In South Korea, the U.S. plans to disband the Eighth Army that has been there since the Korean War of 1950-53, to relinquish command of South Korean troops to the South Koreans, and to minimize or eliminate the United Nations Command set up during the Korean War.

A smaller tactical command would oversee U.S. forces that remain in South Korea, which would be down to 25,000 from 37,000 in 2008. That may be cut further since Seoul has denied the U.S. the “strategic flexibility” to dispatch U.S. forces from South Korea to contingencies elsewhere.

Marine Corps: The Marines, who have a war-fighting center in Hawai’i, would move the headquarters of the III Marine Expeditionary Force, or III MEF, to Guam from Okinawa to reduce the friction caused by the U.S. “footprint” on that Japanese island. How many Marines would move was not clear, but combat battalions would continue to rotate to Okinawa from the United States.

via The Marmot’s Hole

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Time Reporter a North Vietnamese Spy

The New Yorker recently published a long profile of Pham Xuan An, a Time magazine reporter during the Vietnam War, who led a double life as a spy for the North Vietnamese. The author is Thomas A. Bass, an English professor at SUNY-Albany. It’s a story that should have rated mention in Phillip Knightley’s account of war reporting from Vietnam in The First Casualty, so perhaps Knightley was unaware of it.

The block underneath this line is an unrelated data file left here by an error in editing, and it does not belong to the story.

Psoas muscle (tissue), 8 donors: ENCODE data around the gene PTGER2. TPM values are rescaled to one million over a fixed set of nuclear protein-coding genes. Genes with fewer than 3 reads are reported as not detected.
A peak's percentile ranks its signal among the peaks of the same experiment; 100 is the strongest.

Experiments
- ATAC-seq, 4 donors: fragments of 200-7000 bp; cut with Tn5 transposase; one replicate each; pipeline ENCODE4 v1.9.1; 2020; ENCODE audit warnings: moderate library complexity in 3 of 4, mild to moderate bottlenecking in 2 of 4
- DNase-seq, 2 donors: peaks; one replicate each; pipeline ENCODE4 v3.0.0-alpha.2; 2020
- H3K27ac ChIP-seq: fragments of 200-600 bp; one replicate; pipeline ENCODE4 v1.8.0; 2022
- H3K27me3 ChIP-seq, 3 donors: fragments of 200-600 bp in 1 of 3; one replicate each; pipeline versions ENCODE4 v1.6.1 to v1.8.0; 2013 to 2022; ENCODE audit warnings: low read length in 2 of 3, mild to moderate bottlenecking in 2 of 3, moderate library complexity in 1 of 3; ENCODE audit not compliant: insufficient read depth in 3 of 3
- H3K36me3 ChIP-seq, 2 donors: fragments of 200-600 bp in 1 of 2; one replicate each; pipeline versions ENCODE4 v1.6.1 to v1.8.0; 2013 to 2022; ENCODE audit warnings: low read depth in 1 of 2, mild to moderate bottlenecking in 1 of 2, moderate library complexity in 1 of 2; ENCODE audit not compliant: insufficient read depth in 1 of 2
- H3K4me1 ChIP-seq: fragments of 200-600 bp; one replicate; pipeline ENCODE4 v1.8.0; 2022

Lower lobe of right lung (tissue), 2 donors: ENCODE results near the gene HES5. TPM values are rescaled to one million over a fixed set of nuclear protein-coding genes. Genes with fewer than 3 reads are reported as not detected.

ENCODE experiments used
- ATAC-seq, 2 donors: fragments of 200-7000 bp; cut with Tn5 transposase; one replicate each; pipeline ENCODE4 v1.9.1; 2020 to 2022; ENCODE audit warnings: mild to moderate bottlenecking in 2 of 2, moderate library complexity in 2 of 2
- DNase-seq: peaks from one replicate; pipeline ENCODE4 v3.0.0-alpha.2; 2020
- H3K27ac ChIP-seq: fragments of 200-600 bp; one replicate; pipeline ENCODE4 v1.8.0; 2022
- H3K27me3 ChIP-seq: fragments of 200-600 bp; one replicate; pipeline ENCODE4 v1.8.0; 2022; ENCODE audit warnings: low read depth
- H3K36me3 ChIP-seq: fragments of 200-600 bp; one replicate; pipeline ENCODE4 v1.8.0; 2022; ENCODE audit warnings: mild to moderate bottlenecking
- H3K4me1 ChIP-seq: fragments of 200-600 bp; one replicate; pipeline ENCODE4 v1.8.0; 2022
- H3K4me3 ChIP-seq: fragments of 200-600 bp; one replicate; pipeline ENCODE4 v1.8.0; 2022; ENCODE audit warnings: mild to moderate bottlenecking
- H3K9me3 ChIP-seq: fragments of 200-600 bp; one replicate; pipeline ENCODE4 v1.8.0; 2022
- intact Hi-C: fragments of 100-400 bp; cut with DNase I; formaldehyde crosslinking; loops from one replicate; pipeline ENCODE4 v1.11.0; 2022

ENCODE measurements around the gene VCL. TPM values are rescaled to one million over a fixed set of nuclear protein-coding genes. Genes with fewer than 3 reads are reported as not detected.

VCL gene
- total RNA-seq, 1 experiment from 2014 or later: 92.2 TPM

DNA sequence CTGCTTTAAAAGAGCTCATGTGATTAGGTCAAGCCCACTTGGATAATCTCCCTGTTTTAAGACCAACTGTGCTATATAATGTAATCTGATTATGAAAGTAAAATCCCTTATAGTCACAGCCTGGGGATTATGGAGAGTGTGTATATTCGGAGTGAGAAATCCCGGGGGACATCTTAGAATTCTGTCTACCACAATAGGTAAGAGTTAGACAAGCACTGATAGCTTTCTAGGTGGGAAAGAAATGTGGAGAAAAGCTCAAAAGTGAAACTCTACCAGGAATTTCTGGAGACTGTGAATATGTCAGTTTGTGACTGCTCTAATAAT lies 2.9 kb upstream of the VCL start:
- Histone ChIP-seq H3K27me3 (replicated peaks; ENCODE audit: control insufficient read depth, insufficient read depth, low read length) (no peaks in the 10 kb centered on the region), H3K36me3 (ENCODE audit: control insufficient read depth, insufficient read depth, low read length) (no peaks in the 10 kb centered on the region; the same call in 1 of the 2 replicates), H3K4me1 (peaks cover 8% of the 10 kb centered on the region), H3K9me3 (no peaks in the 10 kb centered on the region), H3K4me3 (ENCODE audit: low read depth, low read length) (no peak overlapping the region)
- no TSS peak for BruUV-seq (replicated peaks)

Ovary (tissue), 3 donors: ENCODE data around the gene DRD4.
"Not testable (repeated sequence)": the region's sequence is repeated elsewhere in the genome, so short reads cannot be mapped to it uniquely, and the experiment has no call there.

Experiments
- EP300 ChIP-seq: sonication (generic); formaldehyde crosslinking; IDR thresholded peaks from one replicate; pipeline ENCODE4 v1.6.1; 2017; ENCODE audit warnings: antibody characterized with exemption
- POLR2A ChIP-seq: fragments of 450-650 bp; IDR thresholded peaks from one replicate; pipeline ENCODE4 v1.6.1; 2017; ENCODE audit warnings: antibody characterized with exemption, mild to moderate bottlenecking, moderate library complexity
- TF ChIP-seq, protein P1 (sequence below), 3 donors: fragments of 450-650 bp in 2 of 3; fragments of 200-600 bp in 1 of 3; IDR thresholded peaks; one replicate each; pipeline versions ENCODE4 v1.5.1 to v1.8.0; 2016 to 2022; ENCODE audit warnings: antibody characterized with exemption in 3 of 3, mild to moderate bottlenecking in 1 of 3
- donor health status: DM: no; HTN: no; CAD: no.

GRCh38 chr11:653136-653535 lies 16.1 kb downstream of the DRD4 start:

“Here is Pham Xuan An now,” Time’s last reporter in Vietnam cabled the magazine’s New York headquarters on April 29, 1975. “All American correspondents evacuated because of emergency. The office of Time is now manned by Pham Xuan An.” An filed three more reports from Saigon as the North Vietnamese Army closed in on the city. Then the line went dead. During the following year, with An serving as Time’s sole correspondent in postwar Vietnam, the magazine ran articles on “The Last Grim Goodbye,” “Winners: The Men Who Made the Victory,” and “Saigon: A Calm Week Under Communism.” An was one of thirty-nine foreign correspondents working for Time when the Saigon bureau was closed and his name disappeared from the masthead, on May 10, 1976.